[¶5.] The officers conducted a warrantless search of the fifth-wheel camper and told the occupants they did not need a warrant given what the officers had discovered in the pickup. The search of the camper revealed a glass pipe inside a jewelry box that was contained within a closed drawer. A digital scale was discovered in a closed drawer beneath the one in which the pipe was found. In the area where a bed was located, officers also found a piece of aluminum foil and a baggie containing a powdery substance. Subsequent laboratory tests indicated that methamphetamine residue was present on the pipe, scale, and aluminum foil, and that the powdery substance in the baggie was methamphetamine (meth). Officers removed a black metal lockbox from the wall of the trailer, which they opened with a crowbar after the key failed to work. Inside the lockbox officers found a bag containing approximately one ounce of crystal methamphetamine. Subsequent testing revealed a total of eleven grams of marijuana in the pickup and 45.77 grams of meth in the camper.

[¶6.] The officers confronted the four individuals about the drugs. Each denied knowledge of the meth. All four were arrested. The pickup was owned and registered to Jason Overbey. Jason and Defendant jointly owned the camper.

[¶7.] Defendant was charged with the Unauthorized Possession of a Controlled Substance with Intent to Distribute (meth) in violation of SDCL 22-42-2 and SDCL 32-12-52.3; Possession of a Controlled Substance (meth) in violation of SDCL 22-42-5 and SDCL 32-12-52.3; and Possession of Marijuana -- Less than Two Ounces under SDCL 22-42-6. Defendant's motion to suppress the evidence seized from the pickup and the camper was denied by the trial court. Defendant was found guilty by a jury.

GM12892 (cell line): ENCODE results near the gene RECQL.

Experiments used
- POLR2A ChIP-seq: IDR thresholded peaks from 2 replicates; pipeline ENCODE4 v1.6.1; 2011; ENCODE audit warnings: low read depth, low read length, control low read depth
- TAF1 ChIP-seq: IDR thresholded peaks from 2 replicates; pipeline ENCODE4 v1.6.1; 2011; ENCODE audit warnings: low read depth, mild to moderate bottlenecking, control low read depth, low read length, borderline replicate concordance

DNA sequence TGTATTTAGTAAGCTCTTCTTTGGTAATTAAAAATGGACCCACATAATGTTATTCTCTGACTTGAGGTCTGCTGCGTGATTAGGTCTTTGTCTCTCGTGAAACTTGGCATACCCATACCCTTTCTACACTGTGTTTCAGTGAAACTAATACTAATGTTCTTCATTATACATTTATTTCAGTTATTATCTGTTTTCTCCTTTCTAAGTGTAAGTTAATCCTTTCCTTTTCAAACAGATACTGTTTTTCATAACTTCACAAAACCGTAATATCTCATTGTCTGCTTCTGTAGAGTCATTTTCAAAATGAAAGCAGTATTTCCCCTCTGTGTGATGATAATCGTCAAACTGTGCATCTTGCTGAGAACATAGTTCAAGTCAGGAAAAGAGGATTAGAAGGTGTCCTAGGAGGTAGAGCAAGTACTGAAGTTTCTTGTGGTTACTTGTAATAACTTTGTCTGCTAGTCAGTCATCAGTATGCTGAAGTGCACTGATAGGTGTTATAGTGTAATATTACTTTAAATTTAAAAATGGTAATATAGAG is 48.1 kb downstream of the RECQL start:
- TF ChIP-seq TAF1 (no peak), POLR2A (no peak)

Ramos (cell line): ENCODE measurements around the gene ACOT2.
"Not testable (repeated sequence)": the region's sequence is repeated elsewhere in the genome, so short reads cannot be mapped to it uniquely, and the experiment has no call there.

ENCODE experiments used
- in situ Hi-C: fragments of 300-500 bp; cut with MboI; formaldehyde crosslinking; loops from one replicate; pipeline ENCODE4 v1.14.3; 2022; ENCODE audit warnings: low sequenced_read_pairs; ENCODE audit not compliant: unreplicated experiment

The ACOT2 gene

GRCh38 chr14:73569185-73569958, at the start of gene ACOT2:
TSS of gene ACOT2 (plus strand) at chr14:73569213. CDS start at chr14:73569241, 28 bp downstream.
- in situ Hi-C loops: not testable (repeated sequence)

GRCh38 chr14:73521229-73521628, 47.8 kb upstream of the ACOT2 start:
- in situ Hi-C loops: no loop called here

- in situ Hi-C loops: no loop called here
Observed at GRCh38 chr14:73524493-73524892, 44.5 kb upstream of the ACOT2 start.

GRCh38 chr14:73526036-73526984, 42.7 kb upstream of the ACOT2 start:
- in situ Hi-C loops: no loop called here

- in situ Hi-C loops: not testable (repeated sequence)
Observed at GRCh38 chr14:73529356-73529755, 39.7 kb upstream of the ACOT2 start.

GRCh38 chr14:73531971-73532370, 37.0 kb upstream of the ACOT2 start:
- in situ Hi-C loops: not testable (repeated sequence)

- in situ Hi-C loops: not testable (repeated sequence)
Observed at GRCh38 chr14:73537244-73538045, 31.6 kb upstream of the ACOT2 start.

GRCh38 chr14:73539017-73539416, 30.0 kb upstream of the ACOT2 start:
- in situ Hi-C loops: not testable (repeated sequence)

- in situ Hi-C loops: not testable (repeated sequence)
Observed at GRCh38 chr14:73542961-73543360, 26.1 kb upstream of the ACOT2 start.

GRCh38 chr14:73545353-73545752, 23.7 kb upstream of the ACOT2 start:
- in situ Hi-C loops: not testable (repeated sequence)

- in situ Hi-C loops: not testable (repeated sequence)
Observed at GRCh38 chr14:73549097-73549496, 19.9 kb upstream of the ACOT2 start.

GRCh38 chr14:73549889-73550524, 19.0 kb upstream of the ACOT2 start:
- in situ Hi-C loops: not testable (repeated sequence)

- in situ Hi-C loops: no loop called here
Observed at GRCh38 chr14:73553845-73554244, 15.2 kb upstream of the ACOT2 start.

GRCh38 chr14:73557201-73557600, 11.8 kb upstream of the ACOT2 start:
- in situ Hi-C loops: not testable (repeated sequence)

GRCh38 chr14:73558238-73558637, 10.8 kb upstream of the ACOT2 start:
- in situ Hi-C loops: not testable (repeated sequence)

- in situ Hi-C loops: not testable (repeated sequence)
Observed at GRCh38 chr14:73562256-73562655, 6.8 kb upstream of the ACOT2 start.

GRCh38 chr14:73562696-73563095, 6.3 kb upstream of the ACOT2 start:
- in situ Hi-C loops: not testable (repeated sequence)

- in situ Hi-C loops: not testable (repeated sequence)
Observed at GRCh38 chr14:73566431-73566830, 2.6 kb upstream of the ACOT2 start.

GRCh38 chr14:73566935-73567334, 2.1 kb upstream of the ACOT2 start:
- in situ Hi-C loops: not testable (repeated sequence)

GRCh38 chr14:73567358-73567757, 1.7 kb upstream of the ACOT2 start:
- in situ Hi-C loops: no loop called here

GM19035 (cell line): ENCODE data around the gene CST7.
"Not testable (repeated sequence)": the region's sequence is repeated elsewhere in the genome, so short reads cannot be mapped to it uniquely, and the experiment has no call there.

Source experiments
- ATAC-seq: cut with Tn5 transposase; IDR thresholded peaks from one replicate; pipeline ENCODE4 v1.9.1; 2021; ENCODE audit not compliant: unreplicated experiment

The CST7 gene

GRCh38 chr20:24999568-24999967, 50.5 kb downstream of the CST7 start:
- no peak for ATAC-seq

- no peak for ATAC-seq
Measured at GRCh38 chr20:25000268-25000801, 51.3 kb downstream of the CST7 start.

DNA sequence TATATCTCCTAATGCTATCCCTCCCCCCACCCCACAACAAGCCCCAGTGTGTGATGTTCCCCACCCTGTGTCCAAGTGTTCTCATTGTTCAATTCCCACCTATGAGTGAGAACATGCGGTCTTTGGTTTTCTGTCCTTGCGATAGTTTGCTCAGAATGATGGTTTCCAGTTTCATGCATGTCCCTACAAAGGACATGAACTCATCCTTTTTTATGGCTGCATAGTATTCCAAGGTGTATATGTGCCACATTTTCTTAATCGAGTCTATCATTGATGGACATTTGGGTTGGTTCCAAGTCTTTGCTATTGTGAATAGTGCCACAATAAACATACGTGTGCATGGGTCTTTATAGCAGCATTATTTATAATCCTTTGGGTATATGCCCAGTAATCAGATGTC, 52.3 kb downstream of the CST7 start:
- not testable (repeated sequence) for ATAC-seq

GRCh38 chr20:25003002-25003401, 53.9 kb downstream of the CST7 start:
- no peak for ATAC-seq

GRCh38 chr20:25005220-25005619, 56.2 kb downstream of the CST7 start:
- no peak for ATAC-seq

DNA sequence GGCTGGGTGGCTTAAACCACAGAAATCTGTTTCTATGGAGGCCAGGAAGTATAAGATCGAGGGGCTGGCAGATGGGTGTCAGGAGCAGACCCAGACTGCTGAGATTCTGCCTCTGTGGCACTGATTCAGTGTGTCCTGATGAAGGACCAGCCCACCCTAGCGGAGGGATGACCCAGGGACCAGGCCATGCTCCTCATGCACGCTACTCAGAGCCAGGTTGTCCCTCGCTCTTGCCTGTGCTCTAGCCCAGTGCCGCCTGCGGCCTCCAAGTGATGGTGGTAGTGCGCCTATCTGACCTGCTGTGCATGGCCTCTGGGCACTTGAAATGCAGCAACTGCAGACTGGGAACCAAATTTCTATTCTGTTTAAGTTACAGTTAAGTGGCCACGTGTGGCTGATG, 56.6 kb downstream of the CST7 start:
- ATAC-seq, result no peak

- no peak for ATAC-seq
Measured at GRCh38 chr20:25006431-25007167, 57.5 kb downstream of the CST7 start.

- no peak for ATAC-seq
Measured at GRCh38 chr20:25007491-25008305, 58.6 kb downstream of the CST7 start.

[¶8.] On the date set for his sentencing hearing, Defendant claimed he understood the hearing was in the afternoon rather than at 11:30 a.m. His son was able to notify the trial court on his behalf and the trial court agreed to reschedule the hearing for 2:30 in the afternoon in order for Defendant's flight to arrive and travel by car to the courthouse. However, after landing in Rapid City, Defendant boarded a departing flight rather than appearing at the hearing that had been rescheduled to accommodate his late arrival. Defendant was subsequently charged with Failure to Appear under SDCL 23A-43-31(1). Defendant was a fugitive for over one year after failing to appear. Defendant eventually pleaded guilty to the Failure to Appear charge.

[¶9.] Defendant was sentenced to ten years in the state penitentiary with one year suspended on the Possession of a Controlled Substance with Intent to Distribute conviction, a Class 4 felony with a maximum sentence of ten years in the penitentiary. See SDCL 22-42-2; SDCL 22-6-1(7). Defendant received a sentence of six years for the Possession of a Controlled Substance count, also a Class 4 felony with a maximum sentence of ten years. See SDCL 22-6-1(7). Defendant was also sentenced to two days in the Meade County jail on the Possession of Marijuana conviction, a misdemeanor punishable by up to one year in county jail. SDCL 22-42-6. Finally, Defendant was sentenced to two years in the penitentiary on the Failure to Appear conviction, a Class 6 felony punishable by up to two years in the penitentiary, to be served consecutively with the sentences on the drugs charges. See SDCL 23A-43-31(1); SDCL 22-6-1(9).

[¶10.] Defendant appeals raising the following issues:

1. Whether the trial court erred when it denied Defendant's motion to suppress.

2. Whether there was sufficient evidence to support a conviction on the Possession of a Controlled Substance and Possession of a Controlled ...